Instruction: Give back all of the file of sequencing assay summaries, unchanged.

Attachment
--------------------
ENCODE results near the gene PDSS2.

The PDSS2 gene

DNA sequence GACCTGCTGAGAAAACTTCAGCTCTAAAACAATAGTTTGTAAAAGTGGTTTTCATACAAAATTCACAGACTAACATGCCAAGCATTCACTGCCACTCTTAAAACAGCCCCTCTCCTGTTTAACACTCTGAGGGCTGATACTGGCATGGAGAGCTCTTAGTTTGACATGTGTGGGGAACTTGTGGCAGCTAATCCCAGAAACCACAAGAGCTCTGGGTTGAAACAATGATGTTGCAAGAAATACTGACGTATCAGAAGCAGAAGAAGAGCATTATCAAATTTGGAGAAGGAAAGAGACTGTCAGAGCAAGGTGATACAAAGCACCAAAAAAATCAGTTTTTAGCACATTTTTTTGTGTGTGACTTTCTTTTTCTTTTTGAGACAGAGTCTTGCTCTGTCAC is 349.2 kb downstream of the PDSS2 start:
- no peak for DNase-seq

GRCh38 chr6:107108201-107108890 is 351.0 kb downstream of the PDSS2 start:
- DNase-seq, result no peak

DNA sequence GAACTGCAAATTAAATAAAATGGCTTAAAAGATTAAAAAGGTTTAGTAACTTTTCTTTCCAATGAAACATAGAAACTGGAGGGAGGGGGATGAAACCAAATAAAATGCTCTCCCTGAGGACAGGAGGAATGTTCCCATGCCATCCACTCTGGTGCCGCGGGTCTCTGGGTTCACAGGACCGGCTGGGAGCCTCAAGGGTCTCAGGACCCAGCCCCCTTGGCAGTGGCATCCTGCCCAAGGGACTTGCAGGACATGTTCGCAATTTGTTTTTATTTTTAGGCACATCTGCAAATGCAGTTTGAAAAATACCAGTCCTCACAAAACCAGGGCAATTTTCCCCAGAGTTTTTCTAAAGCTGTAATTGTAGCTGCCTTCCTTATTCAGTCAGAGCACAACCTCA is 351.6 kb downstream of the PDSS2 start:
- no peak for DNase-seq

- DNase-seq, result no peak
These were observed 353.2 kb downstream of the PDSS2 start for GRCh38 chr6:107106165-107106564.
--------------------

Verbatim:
ENCODE results near the gene PDSS2.

The PDSS2 gene

DNA sequence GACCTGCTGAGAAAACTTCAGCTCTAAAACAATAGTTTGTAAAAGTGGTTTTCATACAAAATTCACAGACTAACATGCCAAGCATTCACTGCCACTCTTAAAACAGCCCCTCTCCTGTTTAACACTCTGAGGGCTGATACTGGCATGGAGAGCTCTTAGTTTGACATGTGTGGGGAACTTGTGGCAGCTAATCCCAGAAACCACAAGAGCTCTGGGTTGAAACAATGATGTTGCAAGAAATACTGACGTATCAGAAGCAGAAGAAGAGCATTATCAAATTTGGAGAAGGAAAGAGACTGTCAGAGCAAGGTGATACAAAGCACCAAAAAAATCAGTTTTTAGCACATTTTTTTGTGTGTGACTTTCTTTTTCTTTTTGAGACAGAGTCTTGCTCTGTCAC is 349.2 kb downstream of the PDSS2 start:
- no peak for DNase-seq

GRCh38 chr6:107108201-107108890 is 351.0 kb downstream of the PDSS2 start:
- DNase-seq, result no peak

DNA sequence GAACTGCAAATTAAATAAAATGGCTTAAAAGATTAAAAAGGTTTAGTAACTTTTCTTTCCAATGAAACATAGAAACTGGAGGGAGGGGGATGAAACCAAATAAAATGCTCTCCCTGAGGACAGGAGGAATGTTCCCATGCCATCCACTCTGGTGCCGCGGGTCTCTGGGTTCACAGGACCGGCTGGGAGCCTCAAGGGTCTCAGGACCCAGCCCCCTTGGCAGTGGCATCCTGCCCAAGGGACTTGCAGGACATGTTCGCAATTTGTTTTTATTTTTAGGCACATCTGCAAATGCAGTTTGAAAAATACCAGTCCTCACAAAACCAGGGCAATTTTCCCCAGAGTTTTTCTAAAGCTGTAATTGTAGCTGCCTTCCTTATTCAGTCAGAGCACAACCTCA is 351.6 kb downstream of the PDSS2 start:
- no peak for DNase-seq

- DNase-seq, result no peak
These were observed 353.2 kb downstream of the PDSS2 start for GRCh38 chr6:107106165-107106564.